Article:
When they came, he looked on Eliab and thought, “Surely the LORD’s anointed is before him.” But the LORD said to Samuel, “Do not look on his appearance or on the height of his stature, because I have rejected him. For the LORD sees not as man sees: man looks on the outward appearance, but the LORD looks on the heart.” 1 Samuel 16:6-7

God chose David because he was a man after His own heart. He did not choose him by chance. He sought out a man with that kind of heart until He found one (1 Samuel 13: 14). So why did God choose Saul?
1 Samuel 10:23-24 gives us the answer.
Then they ran and took him from there. And when he stood among the people, he was taller than any of the people from his shoulders upward. And Samuel said to all the people, “Do you see him whom the LORD has chosen? There is none like him among all the people.” And all the people shouted, “Long live the king!”
God chose someone who would impress the people. He chose a man they will follow despite the hardness of their heart. Impressed, they were, but God was not.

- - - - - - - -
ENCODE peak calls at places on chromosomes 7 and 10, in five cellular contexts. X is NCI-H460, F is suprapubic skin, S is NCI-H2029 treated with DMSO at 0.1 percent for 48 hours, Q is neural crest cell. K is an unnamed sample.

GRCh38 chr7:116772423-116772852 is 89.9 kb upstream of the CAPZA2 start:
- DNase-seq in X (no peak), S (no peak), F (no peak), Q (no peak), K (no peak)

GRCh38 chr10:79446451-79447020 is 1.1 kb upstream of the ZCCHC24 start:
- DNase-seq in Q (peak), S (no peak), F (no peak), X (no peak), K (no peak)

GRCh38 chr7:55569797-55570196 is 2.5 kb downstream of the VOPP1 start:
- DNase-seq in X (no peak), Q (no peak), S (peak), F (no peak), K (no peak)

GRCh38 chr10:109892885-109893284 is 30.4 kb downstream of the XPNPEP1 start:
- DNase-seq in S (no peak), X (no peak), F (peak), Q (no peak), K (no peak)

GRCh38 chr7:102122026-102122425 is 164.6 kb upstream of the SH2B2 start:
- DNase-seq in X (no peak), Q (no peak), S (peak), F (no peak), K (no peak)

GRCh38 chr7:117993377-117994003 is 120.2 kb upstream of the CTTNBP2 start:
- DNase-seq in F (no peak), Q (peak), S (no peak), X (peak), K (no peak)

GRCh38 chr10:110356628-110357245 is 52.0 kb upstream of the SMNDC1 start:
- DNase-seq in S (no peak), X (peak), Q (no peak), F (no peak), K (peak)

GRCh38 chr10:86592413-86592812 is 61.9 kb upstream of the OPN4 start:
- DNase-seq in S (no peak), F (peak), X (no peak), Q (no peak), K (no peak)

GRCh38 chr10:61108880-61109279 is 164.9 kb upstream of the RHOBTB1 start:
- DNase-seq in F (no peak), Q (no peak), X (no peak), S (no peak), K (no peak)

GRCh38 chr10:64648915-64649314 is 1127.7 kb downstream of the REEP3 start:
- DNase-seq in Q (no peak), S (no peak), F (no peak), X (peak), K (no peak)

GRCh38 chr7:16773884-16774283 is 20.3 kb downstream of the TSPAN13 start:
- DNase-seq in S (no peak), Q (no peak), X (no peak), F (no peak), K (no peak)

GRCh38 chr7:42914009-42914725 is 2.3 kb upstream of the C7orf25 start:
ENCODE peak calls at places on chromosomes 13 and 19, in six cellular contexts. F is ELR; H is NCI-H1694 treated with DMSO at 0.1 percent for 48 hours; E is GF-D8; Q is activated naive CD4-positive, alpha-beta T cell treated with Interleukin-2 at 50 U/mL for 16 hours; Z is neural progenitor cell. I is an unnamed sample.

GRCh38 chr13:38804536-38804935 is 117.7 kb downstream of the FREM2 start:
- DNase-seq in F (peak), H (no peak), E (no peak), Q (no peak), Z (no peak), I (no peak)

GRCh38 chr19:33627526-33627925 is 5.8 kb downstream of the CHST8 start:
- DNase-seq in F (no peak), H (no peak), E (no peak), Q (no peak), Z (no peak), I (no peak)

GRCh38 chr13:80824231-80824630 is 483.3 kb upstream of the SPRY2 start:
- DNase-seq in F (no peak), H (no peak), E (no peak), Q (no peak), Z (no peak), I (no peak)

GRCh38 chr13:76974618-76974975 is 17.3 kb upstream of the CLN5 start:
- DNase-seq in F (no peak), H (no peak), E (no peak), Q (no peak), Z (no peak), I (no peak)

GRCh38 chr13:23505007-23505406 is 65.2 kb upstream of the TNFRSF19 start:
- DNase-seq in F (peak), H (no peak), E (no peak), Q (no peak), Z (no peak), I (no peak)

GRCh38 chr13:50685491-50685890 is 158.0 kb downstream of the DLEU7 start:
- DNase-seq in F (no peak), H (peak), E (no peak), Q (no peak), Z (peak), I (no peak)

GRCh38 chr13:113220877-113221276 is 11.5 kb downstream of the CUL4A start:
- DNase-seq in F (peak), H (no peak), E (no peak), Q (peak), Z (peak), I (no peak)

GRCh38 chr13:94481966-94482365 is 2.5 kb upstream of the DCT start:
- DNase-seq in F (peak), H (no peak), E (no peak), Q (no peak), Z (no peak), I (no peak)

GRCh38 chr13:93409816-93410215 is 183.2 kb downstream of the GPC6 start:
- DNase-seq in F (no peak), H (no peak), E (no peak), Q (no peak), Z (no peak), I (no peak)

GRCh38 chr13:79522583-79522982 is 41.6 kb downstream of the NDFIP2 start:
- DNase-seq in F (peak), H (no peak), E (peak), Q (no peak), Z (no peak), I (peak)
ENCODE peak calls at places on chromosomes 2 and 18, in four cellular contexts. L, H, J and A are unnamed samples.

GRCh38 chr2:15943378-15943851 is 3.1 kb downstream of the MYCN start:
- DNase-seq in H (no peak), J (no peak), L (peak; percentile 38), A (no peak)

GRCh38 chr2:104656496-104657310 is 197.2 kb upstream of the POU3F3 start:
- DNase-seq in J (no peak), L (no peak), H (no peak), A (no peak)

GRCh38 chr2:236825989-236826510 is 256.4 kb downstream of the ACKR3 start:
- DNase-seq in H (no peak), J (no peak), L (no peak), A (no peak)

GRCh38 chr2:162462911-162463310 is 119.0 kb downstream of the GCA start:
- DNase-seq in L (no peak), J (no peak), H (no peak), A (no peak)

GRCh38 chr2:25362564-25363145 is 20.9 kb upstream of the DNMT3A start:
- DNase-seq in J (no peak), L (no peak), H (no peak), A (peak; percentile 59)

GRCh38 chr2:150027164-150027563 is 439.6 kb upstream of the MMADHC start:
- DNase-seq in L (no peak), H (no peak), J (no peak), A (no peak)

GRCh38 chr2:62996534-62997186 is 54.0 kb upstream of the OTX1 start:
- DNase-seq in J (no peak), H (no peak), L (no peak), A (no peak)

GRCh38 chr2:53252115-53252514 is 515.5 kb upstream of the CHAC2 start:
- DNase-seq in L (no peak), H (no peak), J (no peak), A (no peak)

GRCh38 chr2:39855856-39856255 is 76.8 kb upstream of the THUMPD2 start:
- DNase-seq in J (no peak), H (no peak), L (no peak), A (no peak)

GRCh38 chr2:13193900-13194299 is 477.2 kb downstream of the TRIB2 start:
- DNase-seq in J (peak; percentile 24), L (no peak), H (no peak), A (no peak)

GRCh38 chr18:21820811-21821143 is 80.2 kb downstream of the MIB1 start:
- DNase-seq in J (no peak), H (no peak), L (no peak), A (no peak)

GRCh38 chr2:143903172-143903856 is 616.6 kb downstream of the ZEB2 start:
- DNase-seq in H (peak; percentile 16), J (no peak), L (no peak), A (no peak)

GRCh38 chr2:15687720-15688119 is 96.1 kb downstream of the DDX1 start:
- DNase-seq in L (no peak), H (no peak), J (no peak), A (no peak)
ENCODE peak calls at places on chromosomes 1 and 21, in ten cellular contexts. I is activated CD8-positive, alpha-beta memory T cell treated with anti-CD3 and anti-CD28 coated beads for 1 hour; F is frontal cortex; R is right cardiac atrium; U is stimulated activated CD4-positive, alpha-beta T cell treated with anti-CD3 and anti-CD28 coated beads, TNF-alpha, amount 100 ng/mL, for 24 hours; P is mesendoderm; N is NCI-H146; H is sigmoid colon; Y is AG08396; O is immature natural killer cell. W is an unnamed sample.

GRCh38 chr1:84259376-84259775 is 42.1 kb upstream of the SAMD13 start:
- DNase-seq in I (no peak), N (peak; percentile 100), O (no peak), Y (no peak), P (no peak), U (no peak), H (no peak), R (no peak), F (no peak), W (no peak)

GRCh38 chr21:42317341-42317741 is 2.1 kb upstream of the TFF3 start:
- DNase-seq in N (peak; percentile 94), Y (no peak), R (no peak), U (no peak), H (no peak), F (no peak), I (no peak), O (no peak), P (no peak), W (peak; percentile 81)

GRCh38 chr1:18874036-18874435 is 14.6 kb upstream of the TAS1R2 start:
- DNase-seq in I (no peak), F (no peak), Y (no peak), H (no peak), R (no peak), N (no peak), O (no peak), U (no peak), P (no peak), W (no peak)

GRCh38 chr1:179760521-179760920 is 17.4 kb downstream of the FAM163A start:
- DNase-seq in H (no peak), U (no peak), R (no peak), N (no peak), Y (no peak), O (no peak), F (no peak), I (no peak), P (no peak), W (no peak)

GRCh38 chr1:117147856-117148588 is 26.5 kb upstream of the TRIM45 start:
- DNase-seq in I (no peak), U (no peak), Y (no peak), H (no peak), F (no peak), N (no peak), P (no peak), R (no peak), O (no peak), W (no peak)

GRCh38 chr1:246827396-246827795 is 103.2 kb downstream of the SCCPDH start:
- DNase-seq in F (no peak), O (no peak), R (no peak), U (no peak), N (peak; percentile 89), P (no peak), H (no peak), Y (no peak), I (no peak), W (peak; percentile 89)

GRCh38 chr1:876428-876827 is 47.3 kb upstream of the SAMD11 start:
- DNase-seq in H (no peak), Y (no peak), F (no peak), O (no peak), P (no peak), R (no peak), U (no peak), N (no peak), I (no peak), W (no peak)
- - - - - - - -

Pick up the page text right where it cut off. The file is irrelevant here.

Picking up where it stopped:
God sought and sought until He found someone who impressed Him. God knew that people would not be impressed by his appearance. Seriously, David could not even walk with an armor. Who would follow a king like him? No one. (1 Samuel 17:32-39).
But God had a plan. It was not about David capacities or abilities. It was all about David’s heart. For David had a heart that God could use and mold, and change and do whatever He wanted with. Goliath was not impressed and God used David to kill him (1 Samuel 17:42). Remember, David came to him in the name of the God of armies. He did not trust his strength and his agility, He trusted God. He was a man God took pleasure in.
So and Saul? The story Saul is an example of what happens when we look on the outward appearance to make a decision, when we do not see as the Lord sees. But now we know and can choose to do differently. Let’s not forget that even the Lord Jesus had nothing to attract us (Isaiah 53:2)

Abigail